This Week in History provides brief synopses of important historical events whose anniversaries fall this week.
25 years ago: AFL-CIO completes betrayal of Hormel strike
In a major landmark in the decline of American trade unionism, this week in 1986, the United Food and Commercial Workers (UFCW), acting with the support of the AFL-CIO bureaucracy, completed its destruction of UFCW Local P-9, which had been on strike against meatpacking giant Hormel in Austin, Minnesota for nearly ten months.
Armed with a court order placing P-9 in trusteeship and accompanied by police, UFCW official Joseph T. Hansen appeared in Austin and seized P-9 documents, office space and bank accounts. He immediately declared the strike over, appointed a new local leadership, and made clear that the UFCW would conclude negotiations on Hormel’s terms. The strikebreaking operation by the UFCW campaign left no stone unturned—courts even granted Hansen control over the bank account of the United Support Group, a charity that raised funds to feed the families of the striking workers.
The defeat did not result from a lack of support in the working class. Across the US, workers’ meetings raised funds and secured pronouncements of solidarity, Minnesota workers and farmers rallied in support, and meatpacking workers at other plants—including a Hormel facility in nearby Ottumwa, Iowa—backed the Austin workers. Indeed, the UFCW’s determination to destroy the strike grew as the struggle increasingly laid bare the basic class divisions and in particular the role of the Democratic Party, whose Minnesota governor, Rudy Perpich, had called out the National Guard to escort scabbing workers past P-9 pickets.
Joseph T. Hansen has been rewarded handsomely for his role in the destruction of P-9. Appointed UFCW regional coordinator for Minnesota in 1985, when the strike began, in 1997 Hansen was elevated to international secretary-treasurer and in 2004 was named union president. He was a founding member of the Change to Win coalition and is currently chairman. In his capacity as UFCW president, Hansen was paid $353,000 in 2010, according to the US Department of Labor.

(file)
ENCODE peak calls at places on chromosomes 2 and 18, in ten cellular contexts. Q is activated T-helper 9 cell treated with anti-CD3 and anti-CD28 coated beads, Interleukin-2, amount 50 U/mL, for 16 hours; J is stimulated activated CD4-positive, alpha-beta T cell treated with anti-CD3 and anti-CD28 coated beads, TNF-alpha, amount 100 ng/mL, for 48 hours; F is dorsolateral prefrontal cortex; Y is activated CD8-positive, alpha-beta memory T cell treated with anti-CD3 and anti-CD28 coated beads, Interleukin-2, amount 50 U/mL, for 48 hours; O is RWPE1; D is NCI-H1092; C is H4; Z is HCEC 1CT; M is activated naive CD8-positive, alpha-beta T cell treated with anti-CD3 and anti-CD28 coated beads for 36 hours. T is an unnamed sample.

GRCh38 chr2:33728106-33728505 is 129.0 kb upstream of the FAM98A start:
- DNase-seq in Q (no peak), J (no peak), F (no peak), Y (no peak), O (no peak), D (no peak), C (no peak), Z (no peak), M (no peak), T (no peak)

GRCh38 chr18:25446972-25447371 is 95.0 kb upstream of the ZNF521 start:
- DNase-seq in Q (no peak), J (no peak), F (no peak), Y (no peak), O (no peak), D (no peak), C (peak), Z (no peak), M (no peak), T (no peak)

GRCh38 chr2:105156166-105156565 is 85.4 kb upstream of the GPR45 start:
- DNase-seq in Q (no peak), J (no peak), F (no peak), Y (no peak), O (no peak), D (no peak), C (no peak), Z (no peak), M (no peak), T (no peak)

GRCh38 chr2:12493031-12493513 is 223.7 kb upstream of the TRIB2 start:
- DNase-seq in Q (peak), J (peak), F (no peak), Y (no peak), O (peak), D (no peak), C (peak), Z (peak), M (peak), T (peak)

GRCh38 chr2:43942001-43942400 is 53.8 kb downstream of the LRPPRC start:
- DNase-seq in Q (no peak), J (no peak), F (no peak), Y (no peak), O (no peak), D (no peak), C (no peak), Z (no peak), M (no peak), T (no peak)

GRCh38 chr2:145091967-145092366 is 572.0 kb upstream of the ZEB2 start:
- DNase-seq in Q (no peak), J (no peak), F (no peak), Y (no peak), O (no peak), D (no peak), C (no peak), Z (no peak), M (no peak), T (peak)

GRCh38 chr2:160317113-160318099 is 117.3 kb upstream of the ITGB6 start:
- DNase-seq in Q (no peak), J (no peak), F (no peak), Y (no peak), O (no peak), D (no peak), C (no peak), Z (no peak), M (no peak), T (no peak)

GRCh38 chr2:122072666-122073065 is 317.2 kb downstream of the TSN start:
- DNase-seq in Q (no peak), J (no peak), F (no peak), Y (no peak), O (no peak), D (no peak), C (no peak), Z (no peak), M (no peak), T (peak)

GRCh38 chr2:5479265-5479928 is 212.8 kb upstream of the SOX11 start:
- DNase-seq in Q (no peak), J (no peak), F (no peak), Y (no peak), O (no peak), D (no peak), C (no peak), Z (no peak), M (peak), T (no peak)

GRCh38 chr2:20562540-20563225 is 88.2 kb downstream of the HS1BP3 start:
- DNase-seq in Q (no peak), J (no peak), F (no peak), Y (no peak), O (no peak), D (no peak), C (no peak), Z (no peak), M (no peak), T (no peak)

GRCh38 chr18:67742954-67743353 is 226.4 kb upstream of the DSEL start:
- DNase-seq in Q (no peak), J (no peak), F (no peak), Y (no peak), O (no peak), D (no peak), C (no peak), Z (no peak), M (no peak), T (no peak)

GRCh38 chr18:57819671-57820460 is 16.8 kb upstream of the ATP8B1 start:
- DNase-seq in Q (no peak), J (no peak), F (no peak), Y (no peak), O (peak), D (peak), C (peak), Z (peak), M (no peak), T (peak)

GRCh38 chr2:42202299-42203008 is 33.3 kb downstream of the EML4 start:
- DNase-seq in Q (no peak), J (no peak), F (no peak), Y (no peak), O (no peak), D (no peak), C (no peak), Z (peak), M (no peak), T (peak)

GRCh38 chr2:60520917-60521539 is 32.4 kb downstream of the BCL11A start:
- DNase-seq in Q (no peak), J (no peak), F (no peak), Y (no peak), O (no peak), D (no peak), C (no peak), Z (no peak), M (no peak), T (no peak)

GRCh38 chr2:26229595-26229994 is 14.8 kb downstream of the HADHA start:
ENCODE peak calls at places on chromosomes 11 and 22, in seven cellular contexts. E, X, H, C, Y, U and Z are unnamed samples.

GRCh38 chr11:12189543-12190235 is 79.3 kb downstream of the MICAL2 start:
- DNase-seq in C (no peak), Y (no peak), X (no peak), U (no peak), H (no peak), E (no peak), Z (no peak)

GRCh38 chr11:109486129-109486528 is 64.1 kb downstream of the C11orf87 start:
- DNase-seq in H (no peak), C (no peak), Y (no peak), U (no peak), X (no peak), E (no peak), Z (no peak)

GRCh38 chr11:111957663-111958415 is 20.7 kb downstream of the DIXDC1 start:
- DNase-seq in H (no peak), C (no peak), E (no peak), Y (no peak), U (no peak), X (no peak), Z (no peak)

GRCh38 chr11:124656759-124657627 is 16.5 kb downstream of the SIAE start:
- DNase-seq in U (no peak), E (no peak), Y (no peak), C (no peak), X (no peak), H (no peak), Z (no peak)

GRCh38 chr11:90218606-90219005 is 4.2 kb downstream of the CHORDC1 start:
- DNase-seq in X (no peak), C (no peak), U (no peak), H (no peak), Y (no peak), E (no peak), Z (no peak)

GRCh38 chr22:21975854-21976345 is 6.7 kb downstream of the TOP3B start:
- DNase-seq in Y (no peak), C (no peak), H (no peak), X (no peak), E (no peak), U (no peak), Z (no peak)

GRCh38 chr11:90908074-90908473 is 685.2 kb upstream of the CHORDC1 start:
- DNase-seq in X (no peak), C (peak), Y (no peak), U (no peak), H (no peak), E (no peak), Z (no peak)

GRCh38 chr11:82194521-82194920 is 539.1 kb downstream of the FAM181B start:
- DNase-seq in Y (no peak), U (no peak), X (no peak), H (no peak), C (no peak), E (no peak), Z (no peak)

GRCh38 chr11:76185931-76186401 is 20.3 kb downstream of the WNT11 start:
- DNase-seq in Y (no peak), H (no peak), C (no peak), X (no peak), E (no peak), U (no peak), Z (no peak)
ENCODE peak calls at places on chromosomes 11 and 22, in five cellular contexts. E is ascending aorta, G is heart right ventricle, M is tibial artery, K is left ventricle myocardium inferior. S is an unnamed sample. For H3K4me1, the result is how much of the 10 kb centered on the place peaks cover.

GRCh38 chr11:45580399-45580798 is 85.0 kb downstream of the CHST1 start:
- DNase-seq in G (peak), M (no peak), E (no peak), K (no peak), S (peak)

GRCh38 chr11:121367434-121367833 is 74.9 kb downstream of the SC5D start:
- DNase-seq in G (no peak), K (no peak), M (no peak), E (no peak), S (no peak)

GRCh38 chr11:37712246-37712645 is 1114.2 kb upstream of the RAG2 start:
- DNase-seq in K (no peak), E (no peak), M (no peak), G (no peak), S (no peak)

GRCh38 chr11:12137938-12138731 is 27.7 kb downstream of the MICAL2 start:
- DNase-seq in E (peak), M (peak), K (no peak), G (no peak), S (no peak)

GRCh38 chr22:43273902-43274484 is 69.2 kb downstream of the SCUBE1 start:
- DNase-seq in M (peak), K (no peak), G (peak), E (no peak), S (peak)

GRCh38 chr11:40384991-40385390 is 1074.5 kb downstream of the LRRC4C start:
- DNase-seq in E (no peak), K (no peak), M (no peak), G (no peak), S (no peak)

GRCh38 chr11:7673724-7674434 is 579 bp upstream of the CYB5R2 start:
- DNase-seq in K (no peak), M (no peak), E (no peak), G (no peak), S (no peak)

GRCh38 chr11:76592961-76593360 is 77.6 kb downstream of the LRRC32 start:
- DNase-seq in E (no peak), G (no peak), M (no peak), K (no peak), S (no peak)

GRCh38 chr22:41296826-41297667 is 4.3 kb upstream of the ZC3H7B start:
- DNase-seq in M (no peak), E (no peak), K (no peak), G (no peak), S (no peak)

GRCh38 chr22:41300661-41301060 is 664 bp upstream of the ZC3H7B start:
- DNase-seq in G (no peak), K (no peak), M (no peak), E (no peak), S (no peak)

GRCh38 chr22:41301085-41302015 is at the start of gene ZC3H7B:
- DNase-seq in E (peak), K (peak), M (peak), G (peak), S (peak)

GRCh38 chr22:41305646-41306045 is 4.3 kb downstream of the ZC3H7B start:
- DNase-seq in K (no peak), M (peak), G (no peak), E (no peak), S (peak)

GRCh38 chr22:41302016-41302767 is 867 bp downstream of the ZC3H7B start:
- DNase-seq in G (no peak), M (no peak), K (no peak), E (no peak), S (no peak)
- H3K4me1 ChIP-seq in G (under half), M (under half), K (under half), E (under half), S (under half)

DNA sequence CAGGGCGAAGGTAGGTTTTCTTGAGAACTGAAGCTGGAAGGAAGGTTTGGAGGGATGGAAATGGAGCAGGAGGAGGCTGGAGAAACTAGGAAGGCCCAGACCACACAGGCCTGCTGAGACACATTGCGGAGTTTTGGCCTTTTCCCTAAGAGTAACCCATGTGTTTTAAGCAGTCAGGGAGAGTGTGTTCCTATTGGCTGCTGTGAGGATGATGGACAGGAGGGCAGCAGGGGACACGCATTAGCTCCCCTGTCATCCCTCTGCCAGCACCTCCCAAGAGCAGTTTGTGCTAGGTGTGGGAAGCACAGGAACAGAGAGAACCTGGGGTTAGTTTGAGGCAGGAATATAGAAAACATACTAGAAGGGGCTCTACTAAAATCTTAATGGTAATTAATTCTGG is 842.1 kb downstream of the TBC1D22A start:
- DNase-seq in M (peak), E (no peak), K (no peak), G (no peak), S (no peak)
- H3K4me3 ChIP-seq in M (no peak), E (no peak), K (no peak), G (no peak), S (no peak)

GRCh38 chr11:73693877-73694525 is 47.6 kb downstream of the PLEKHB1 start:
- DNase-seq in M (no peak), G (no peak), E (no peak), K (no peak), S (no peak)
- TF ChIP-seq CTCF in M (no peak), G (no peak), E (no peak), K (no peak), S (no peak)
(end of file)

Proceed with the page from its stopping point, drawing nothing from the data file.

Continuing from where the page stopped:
50 years ago: Trujillo, dictator of the Dominican Republic, gunned down
On May 29, 1961, Rafael Trujillo, who had ruled the Dominican Republic as a dictator since 1930, was gunned down in a carefully planned ambush likely orchestrated by the US Central Intelligence Agency (CIA).
Trujillo was one of the many US “assets” to outlive their usefulness to American imperialism. His career as a military man began in 1916 during a US Marines occupation. In 1930 he assumed full power by rigging an election victory. Soon thereafter he declared himself “Generalissimo” and enforced his rule through death squads, the hated SIM secret service, bribery and corruption, and a grotesque cult of personality that saw a great many place names in the Dominican Republic renamed after the dictator—including the capital Santo Domingo, which officially became Ciudad Trujillo in 1930.
Throughout El Jefe, as Trujillo was nicknamed, was a valuable US ally. A fervent anti-communist, Trujillo was relied upon to suppress the population of the Dominican Republic and stood ready to police Haiti, with which it shares the island of Hispaniola. In October 1937, Trujillo ordered the slaughter of between 20,000 and 35,000 Haitians and Haitian-Dominicans living in border areas as part of a massive ethnic cleansing operation known as the Parsley Massacre. Trujillo articulated a racist-nationalist ideology called antihatianismo that privileged lighter-skinned and Spanish-speaking Dominicans over black and Creole Dominicans and Haitians.